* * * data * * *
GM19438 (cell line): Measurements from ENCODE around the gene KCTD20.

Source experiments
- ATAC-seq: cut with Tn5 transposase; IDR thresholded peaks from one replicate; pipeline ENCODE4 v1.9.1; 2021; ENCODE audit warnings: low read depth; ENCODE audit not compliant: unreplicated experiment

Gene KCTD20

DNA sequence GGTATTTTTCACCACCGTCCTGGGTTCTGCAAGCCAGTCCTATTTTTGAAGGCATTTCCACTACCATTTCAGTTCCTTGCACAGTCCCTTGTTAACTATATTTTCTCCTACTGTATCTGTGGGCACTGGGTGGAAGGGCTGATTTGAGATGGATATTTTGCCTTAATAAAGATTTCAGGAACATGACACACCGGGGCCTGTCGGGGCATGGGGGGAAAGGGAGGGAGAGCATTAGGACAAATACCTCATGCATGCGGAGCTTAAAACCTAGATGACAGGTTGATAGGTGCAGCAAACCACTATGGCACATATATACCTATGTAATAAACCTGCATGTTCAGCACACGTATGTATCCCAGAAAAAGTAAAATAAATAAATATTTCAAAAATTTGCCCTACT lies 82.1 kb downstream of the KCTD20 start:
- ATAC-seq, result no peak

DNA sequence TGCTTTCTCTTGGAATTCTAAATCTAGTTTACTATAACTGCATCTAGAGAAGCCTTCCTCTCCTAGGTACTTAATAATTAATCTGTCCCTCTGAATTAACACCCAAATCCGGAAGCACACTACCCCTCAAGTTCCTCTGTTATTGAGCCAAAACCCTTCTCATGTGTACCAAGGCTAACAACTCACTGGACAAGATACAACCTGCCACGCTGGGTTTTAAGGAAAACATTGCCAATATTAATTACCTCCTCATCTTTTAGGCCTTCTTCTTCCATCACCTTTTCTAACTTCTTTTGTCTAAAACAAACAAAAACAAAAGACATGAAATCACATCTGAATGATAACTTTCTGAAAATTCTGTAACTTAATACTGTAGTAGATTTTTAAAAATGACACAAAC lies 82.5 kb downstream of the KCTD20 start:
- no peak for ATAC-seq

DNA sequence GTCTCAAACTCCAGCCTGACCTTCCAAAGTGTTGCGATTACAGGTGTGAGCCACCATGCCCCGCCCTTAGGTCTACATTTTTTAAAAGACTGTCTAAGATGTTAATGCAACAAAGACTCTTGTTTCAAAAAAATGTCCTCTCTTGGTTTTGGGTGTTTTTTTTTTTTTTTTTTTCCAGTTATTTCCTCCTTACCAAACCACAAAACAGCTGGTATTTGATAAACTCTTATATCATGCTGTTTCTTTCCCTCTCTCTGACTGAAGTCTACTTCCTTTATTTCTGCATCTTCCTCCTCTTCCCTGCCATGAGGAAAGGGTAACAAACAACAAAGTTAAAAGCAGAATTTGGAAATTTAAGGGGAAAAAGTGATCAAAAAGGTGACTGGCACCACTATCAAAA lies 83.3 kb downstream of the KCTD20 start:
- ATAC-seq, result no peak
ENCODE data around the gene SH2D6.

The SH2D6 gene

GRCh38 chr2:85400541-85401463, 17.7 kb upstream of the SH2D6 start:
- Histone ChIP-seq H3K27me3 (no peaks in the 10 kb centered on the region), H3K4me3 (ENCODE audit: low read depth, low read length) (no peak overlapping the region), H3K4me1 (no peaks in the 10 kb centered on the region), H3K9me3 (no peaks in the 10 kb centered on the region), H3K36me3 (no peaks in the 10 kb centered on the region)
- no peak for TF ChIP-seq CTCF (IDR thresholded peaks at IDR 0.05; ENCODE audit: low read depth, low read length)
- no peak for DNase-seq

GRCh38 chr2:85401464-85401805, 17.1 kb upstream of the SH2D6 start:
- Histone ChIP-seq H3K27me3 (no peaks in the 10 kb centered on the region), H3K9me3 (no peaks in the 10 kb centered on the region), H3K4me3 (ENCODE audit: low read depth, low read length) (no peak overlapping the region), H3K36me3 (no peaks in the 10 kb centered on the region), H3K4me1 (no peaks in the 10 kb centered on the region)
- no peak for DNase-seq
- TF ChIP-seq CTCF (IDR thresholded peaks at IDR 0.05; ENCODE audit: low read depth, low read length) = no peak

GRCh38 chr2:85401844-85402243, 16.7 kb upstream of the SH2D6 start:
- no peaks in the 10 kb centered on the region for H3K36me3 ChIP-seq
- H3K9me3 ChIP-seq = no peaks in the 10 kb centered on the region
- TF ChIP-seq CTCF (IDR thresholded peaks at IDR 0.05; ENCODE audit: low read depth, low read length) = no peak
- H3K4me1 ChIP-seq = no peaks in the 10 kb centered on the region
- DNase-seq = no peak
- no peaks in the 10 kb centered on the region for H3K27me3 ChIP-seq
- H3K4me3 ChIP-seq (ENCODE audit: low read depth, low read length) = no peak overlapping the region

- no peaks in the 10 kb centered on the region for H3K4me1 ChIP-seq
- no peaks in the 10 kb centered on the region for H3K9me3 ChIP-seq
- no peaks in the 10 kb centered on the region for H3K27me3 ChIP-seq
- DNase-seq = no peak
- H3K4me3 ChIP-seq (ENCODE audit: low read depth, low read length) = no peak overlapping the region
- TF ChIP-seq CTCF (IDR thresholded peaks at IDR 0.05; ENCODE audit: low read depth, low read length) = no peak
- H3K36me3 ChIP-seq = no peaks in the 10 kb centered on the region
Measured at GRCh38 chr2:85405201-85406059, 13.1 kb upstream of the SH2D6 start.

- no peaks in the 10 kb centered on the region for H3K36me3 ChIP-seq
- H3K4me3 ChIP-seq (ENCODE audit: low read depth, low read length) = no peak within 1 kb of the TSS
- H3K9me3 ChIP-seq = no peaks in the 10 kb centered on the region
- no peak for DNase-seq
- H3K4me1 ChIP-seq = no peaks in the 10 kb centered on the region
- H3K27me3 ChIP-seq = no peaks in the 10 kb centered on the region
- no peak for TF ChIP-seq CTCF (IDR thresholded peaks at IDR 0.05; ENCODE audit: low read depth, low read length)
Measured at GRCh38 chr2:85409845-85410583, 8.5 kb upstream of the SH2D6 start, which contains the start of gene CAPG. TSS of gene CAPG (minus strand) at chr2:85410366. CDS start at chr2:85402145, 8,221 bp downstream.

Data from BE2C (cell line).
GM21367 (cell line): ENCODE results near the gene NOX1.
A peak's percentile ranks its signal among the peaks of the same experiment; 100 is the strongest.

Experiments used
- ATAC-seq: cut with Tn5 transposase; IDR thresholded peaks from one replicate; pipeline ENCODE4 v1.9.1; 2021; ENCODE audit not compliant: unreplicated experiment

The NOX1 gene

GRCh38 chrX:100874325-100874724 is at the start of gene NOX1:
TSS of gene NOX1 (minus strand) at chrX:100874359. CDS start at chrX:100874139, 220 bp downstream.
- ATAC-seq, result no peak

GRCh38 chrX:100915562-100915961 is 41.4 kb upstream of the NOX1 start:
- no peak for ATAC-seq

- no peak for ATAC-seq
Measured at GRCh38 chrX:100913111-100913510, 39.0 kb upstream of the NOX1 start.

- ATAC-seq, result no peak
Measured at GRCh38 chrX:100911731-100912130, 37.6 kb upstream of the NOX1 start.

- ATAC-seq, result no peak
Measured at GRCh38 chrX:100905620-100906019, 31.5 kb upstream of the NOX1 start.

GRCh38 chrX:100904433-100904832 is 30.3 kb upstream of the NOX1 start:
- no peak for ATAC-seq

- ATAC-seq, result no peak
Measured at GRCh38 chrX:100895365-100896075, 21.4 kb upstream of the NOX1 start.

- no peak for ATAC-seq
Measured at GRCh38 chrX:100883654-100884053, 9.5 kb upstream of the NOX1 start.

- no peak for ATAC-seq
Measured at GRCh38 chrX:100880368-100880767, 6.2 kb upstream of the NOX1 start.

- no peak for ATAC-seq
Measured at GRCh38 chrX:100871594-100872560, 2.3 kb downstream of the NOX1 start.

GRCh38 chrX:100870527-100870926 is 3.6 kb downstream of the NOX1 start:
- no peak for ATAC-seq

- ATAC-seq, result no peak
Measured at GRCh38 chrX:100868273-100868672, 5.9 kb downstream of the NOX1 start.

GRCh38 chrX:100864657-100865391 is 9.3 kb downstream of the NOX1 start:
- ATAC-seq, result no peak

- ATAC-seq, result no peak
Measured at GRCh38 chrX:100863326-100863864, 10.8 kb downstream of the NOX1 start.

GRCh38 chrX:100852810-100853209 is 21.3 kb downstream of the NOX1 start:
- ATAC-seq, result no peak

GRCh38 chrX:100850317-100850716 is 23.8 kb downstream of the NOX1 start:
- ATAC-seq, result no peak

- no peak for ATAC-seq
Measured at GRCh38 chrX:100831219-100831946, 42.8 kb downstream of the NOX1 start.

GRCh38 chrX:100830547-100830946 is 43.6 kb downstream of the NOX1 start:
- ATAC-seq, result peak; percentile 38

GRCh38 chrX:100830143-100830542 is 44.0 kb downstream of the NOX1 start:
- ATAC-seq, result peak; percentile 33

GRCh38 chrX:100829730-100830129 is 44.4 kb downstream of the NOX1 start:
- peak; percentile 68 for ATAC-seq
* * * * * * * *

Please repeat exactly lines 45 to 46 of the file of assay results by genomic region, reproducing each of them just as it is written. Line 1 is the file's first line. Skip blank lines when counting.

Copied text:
Data from BE2C (cell line).
GM21367 (cell line): ENCODE results near the gene NOX1.